TRIALS and research into the use of the current Bovilis MH vaccination in sheep are underway by Coopers Animal Health.
Many sheep producers, including feedlotters, have begun 'off the label' use of the cattle product in the hope of preventing respiratory conditions within their livestock. As a result, Coopers Animal health have started research and trials into the vaccinations safety, suitability and efficacy within sheep.
Speaking at the CopRice's Feeding Sheep for Profit field day held at Peter Boyd's Canimbla feedlot in Cowra on Tuesday, Coopers Animal Health's technical advisor Jim Walsh said the Mannheimia haemolytica (MH) vaccinations that exist are very effective in the beef feedlot world, however there was no vaccination for registered use in lamb feedlots as of yet.
"However we do know that these products are being used in the lamb feedlot world," Mr Walsh said.
"I just want to emphasise these are not registered so this is off label. There is no data on how effective they are or how safe they are.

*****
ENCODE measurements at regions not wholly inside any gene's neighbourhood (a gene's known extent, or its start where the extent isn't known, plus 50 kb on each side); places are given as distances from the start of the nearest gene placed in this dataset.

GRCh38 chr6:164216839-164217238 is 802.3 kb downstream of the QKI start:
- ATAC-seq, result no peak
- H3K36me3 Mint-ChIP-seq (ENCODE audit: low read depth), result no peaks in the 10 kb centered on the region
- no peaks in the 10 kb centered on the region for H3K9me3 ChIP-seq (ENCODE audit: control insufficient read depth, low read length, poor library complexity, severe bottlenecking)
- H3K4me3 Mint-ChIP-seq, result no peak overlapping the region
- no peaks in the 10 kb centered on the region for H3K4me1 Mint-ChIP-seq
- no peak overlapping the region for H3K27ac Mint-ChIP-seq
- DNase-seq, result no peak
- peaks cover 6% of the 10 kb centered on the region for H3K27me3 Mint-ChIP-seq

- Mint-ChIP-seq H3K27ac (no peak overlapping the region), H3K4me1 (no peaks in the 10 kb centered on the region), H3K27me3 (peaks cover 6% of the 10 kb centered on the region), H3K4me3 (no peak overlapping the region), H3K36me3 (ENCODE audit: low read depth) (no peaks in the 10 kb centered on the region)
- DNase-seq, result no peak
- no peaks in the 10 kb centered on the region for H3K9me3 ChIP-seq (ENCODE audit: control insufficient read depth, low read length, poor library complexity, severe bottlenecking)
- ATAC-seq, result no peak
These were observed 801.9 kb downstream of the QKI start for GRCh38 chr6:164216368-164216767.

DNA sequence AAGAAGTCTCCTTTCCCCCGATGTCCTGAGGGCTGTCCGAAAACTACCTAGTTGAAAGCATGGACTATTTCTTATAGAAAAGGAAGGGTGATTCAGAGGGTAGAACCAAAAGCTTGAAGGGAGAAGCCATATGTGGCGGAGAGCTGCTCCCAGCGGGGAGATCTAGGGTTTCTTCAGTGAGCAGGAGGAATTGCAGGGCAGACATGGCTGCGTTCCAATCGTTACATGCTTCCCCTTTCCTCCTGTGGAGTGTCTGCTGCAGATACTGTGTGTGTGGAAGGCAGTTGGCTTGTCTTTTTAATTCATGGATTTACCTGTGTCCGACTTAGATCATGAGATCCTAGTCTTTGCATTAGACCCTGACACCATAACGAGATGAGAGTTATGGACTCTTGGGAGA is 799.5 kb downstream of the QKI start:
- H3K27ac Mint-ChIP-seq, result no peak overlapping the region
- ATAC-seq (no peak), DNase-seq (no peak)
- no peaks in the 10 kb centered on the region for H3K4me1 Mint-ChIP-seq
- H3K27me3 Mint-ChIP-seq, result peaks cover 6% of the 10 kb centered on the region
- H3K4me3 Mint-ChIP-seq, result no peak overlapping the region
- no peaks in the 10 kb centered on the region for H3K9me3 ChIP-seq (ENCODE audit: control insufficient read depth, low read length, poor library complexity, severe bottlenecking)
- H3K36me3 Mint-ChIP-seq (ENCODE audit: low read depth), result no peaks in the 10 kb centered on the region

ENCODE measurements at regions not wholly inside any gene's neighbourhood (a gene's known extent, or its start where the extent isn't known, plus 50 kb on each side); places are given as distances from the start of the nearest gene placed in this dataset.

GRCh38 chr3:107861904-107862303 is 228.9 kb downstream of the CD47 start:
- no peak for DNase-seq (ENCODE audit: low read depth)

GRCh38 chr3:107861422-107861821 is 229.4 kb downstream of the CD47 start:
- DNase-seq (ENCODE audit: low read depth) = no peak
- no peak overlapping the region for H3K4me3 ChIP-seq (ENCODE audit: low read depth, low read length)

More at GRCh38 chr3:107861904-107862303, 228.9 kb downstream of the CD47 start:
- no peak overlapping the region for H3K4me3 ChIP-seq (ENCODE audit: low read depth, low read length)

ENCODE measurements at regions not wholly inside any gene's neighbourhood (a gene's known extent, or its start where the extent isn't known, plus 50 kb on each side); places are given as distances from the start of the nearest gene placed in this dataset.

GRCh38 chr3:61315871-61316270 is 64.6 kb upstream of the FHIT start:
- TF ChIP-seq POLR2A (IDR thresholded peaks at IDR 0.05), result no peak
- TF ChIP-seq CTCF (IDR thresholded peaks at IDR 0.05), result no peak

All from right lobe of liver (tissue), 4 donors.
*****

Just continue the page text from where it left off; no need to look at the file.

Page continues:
"But as a company we are currently doing work on the safety to attempt to get registration."
Mr Walsh said data out of New Zealand suggested there was cross protection between the cattle strains and the sheep strains so they hoped it would make a difference for lamb feedlot producers.
"There is plenty of work to be done, but we are doing it," Mr Walsh said.
Within his presentation to the 200-odd crowd of attendees from NSW, Victoria and NZ, Peter Boyd outlined his current feedlot induction protocol and routine, which included an MH vaccination along with 5-in-1, vitamin A, D and E, and B12 injections.
"We've been using a bit of the MH vaccine, although it is not registered yet but it is working very, very well for us," Mr Boyd said.
"It has just eliminated all respiratory issues.
"The sooner they get it on the market the better."